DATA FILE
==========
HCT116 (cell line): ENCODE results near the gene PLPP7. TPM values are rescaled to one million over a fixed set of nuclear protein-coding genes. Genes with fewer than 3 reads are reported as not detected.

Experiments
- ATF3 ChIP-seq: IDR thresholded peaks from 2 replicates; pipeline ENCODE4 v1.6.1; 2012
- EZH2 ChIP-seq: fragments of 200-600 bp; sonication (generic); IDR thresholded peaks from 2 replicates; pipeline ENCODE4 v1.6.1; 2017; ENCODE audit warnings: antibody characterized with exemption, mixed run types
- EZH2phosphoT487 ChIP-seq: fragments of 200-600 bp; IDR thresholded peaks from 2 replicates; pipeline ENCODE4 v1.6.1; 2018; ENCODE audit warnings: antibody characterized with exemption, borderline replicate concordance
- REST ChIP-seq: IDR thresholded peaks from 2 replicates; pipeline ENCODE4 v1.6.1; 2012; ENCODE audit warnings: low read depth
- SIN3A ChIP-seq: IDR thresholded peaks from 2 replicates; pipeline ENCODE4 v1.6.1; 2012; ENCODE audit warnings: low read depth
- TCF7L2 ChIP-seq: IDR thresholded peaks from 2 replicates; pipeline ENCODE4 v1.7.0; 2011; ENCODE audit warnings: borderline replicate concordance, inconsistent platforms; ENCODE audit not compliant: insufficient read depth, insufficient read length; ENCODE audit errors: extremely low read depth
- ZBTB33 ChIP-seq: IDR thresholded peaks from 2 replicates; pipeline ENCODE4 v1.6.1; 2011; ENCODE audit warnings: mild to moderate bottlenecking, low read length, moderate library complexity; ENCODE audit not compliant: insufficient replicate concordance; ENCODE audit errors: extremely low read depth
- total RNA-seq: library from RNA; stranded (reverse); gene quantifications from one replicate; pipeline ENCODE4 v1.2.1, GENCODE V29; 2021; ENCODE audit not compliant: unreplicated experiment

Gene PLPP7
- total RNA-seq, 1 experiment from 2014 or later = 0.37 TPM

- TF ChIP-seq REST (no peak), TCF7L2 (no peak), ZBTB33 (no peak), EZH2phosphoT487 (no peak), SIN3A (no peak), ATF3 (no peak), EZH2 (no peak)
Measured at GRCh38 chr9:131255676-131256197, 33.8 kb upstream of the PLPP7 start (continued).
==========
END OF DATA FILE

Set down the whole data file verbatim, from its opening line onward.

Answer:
HCT116 (cell line): ENCODE results near the gene PLPP7. TPM values are rescaled to one million over a fixed set of nuclear protein-coding genes. Genes with fewer than 3 reads are reported as not detected.

Experiments
- ATF3 ChIP-seq: IDR thresholded peaks from 2 replicates; pipeline ENCODE4 v1.6.1; 2012
- EZH2 ChIP-seq: fragments of 200-600 bp; sonication (generic); IDR thresholded peaks from 2 replicates; pipeline ENCODE4 v1.6.1; 2017; ENCODE audit warnings: antibody characterized with exemption, mixed run types
- EZH2phosphoT487 ChIP-seq: fragments of 200-600 bp; IDR thresholded peaks from 2 replicates; pipeline ENCODE4 v1.6.1; 2018; ENCODE audit warnings: antibody characterized with exemption, borderline replicate concordance
- REST ChIP-seq: IDR thresholded peaks from 2 replicates; pipeline ENCODE4 v1.6.1; 2012; ENCODE audit warnings: low read depth
- SIN3A ChIP-seq: IDR thresholded peaks from 2 replicates; pipeline ENCODE4 v1.6.1; 2012; ENCODE audit warnings: low read depth
- TCF7L2 ChIP-seq: IDR thresholded peaks from 2 replicates; pipeline ENCODE4 v1.7.0; 2011; ENCODE audit warnings: borderline replicate concordance, inconsistent platforms; ENCODE audit not compliant: insufficient read depth, insufficient read length; ENCODE audit errors: extremely low read depth
- ZBTB33 ChIP-seq: IDR thresholded peaks from 2 replicates; pipeline ENCODE4 v1.6.1; 2011; ENCODE audit warnings: mild to moderate bottlenecking, low read length, moderate library complexity; ENCODE audit not compliant: insufficient replicate concordance; ENCODE audit errors: extremely low read depth
- total RNA-seq: library from RNA; stranded (reverse); gene quantifications from one replicate; pipeline ENCODE4 v1.2.1, GENCODE V29; 2021; ENCODE audit not compliant: unreplicated experiment

Gene PLPP7
- total RNA-seq, 1 experiment from 2014 or later = 0.37 TPM

- TF ChIP-seq REST (no peak), TCF7L2 (no peak), ZBTB33 (no peak), EZH2phosphoT487 (no peak), SIN3A (no peak), ATF3 (no peak), EZH2 (no peak)
Measured at GRCh38 chr9:131255676-131256197, 33.8 kb upstream of the PLPP7 start (continued).